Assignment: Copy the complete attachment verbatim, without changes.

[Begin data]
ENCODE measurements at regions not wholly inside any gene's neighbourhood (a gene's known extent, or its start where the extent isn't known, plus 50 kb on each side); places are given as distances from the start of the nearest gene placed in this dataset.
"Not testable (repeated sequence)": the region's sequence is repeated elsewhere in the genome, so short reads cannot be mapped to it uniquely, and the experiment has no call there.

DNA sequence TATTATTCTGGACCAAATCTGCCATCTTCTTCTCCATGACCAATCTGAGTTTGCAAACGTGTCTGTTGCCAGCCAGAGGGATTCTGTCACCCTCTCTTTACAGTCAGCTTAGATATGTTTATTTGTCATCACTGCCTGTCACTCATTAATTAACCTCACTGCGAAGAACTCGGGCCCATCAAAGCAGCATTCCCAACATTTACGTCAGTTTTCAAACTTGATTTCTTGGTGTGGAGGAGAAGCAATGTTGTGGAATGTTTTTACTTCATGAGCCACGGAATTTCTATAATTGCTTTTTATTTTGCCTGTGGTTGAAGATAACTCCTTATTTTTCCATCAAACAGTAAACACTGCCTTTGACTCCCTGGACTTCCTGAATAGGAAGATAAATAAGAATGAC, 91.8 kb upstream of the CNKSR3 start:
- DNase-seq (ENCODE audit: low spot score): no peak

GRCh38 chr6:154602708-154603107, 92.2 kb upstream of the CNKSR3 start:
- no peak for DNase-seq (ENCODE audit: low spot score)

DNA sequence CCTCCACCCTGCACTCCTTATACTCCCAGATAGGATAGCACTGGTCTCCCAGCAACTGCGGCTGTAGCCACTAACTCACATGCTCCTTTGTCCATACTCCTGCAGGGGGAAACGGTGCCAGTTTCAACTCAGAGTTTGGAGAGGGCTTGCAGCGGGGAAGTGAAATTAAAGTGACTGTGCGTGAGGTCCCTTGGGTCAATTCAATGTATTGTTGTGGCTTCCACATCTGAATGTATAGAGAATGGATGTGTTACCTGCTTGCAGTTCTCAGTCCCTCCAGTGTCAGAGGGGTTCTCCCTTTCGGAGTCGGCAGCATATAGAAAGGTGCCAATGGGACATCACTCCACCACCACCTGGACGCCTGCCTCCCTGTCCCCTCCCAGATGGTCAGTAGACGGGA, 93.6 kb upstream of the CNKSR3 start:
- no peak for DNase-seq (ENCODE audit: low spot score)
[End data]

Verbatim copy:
ENCODE measurements at regions not wholly inside any gene's neighbourhood (a gene's known extent, or its start where the extent isn't known, plus 50 kb on each side); places are given as distances from the start of the nearest gene placed in this dataset.
"Not testable (repeated sequence)": the region's sequence is repeated elsewhere in the genome, so short reads cannot be mapped to it uniquely, and the experiment has no call there.

DNA sequence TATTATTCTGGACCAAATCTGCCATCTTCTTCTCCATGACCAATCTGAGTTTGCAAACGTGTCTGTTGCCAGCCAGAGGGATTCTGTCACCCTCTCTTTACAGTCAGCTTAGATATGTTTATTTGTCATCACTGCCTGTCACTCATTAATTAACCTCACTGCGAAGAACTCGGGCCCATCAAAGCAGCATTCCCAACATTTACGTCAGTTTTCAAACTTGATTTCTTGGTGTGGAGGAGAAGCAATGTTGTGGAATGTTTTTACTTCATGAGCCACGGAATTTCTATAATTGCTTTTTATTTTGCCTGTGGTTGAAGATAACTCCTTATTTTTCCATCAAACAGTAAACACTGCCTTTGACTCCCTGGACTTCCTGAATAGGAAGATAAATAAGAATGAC, 91.8 kb upstream of the CNKSR3 start:
- DNase-seq (ENCODE audit: low spot score): no peak

GRCh38 chr6:154602708-154603107, 92.2 kb upstream of the CNKSR3 start:
- no peak for DNase-seq (ENCODE audit: low spot score)

DNA sequence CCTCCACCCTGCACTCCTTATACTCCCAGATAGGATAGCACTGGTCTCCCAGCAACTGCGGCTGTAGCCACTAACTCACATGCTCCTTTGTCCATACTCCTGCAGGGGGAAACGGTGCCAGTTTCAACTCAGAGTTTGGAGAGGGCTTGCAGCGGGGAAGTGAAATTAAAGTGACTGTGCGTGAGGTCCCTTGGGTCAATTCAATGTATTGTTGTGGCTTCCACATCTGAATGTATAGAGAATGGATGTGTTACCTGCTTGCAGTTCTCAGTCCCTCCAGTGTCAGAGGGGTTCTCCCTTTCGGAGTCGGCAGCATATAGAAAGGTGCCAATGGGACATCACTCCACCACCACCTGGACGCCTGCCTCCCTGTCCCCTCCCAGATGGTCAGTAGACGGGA, 93.6 kb upstream of the CNKSR3 start:
- no peak for DNase-seq (ENCODE audit: low spot score)